As for restrictions on inquiry, every scientist already lives with them. They accede, for example, to the decisions of committees for the protection of human subjects and to policies on the confidentiality of personal information. In 1975 biologists imposed a moratorium on research on recombinant DNA pending the development of safeguards against the release of dangerous microorganisms. The notion that intellectuals havecarte blanche in conducting their inquiry is a myth.
Though I am more sympathetic to the argument that important ideas be aired than to the argument that they should sometimes be suppressed, I think it is a debate we need to have. Whether we like it or not, science has a habit of turning up discomfiting thoughts, and the Internet has a habit of blowing their cover. Tragically, there are few signs that the debates will happen in the place where we might most expect it: academia. Though academics owe the extraordinary perquisite of tenure to the ideal of encouraging free inquiry and the evaluation of unpopular ideas, all too often academics are the first to try to quash them. The most famous recent example is the outburst of fury and disinformation that resulted when Harvard president Lawrence Summers gave a measured analysis of the multiple causes of women's underrepresentation in science and math departments in elite universities and tentatively broached the possibility that discrimination and hidden barriers were not the only cause. But intolerance of unpopular ideas among academics is an old story. Books like Morton Hunt's The New Know-Nothings and Alan Kors and Harvey Silverglate's The Shadow University have depressingly shown that universities cannot be counted on to defend the rights of their own heretics and that it's often the court system or the press that has to drag them into policies of tolerance. In government, the intolerance is even more frightening, because the ideas considered there are not just matters of intellectual sport but have immediate and sweeping consequences. Chris Mooney, in The Republican War on Science, joins Hunt in showing how corrupt and demagogic legislators are increasingly stifling research findings they find inconvenient to their interests.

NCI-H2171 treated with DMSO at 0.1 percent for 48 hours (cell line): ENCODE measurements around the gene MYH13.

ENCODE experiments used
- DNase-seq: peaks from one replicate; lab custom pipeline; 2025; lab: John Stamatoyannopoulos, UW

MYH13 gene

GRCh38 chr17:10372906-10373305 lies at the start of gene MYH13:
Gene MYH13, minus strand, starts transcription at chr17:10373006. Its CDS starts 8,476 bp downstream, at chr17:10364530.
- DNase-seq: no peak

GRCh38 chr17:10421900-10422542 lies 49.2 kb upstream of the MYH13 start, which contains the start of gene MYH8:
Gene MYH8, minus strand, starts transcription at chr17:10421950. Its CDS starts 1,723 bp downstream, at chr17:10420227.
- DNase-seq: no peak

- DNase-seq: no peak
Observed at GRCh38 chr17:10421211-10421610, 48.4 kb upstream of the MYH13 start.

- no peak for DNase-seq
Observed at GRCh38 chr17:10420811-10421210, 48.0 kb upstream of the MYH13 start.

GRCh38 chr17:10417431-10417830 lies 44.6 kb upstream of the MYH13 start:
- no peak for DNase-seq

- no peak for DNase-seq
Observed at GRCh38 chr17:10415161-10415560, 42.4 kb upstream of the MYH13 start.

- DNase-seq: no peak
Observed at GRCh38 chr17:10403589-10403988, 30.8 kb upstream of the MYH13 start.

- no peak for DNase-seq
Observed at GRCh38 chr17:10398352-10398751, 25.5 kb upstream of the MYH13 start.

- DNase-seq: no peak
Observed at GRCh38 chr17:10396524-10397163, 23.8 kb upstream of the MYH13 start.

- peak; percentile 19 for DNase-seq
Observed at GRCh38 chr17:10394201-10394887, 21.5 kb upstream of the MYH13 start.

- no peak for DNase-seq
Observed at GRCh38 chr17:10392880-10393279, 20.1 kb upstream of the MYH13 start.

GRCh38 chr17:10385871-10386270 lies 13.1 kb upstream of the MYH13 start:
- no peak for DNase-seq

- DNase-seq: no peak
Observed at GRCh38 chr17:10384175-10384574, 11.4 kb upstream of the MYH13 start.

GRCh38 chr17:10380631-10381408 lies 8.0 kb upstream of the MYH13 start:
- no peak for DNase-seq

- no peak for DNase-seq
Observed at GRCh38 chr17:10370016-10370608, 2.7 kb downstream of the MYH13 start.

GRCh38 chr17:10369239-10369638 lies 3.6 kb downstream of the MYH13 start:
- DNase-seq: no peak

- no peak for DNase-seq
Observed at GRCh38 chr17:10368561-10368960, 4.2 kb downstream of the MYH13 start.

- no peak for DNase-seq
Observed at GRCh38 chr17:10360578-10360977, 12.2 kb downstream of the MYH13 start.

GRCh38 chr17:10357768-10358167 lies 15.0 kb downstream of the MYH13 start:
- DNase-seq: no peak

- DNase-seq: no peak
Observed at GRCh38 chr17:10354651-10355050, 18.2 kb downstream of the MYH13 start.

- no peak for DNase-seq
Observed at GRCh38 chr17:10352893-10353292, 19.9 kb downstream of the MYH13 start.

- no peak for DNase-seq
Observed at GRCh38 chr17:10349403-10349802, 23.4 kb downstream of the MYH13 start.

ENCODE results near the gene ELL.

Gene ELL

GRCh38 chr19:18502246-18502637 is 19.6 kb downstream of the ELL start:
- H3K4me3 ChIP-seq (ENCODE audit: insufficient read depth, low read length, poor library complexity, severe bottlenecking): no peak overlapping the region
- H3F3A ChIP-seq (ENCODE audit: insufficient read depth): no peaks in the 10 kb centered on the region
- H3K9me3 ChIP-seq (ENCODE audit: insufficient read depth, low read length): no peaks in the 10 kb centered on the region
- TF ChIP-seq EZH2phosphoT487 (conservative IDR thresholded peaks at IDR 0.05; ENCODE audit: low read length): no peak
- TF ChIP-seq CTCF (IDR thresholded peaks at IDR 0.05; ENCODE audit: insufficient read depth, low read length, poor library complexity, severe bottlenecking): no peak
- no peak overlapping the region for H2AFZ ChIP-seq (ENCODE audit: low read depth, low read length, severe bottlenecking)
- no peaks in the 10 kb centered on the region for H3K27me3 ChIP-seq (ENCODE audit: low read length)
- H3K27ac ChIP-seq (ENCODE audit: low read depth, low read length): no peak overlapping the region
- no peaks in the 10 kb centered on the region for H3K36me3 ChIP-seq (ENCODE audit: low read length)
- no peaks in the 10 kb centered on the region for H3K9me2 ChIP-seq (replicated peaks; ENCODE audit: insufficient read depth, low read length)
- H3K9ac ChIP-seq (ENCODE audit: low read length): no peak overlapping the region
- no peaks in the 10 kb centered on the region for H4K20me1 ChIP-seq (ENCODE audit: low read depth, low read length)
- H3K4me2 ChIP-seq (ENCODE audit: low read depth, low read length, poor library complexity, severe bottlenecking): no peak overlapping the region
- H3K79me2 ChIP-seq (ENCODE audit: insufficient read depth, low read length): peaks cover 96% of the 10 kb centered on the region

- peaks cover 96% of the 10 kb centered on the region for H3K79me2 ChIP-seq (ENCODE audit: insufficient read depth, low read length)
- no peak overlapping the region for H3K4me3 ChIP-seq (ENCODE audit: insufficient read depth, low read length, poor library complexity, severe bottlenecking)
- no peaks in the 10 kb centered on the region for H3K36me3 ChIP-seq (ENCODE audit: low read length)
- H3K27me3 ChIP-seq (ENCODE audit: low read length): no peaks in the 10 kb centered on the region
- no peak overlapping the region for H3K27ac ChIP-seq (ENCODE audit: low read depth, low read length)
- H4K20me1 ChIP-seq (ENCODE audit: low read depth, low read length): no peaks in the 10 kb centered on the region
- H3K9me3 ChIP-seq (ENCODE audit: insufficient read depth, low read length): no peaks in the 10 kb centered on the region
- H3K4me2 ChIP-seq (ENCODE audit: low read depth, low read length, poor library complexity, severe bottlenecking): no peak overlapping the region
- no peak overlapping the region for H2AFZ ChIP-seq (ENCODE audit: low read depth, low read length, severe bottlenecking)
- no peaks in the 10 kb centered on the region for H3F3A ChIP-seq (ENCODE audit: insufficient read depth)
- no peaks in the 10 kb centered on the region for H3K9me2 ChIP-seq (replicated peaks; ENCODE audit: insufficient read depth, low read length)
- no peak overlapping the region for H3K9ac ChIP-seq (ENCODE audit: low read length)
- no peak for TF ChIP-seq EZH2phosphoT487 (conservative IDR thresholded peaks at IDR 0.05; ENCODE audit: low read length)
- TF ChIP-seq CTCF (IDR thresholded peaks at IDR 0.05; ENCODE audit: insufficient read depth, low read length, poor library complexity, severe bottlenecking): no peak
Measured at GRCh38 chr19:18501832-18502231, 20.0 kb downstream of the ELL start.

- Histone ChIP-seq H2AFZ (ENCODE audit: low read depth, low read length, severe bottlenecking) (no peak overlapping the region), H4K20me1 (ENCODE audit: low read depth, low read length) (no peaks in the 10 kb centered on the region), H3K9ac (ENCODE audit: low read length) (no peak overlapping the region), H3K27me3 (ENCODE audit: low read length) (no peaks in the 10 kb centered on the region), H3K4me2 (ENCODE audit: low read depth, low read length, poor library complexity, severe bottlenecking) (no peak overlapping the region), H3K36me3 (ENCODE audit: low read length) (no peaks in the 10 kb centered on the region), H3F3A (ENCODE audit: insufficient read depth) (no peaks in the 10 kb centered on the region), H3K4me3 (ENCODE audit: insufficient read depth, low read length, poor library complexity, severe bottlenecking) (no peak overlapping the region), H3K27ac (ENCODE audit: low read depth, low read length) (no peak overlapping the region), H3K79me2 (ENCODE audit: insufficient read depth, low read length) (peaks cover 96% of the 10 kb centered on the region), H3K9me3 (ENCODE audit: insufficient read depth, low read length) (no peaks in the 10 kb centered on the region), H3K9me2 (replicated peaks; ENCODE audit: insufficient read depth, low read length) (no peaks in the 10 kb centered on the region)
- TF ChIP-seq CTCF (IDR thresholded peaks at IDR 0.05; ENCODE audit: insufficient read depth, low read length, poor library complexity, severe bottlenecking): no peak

The essays in the present volume offer a startling variety of stimulating thoughts. Some are frankly speculative, others are ideas about an unrecognized danger, and many are versions of Copernicus's original dangerous idea — that we are not the center of the universe, literally or metaphorically. Whether you agree or disagree, are shocked or blasé, I hope that these essays provoke you to ponder what makes ideas dangerous and what we should do about them.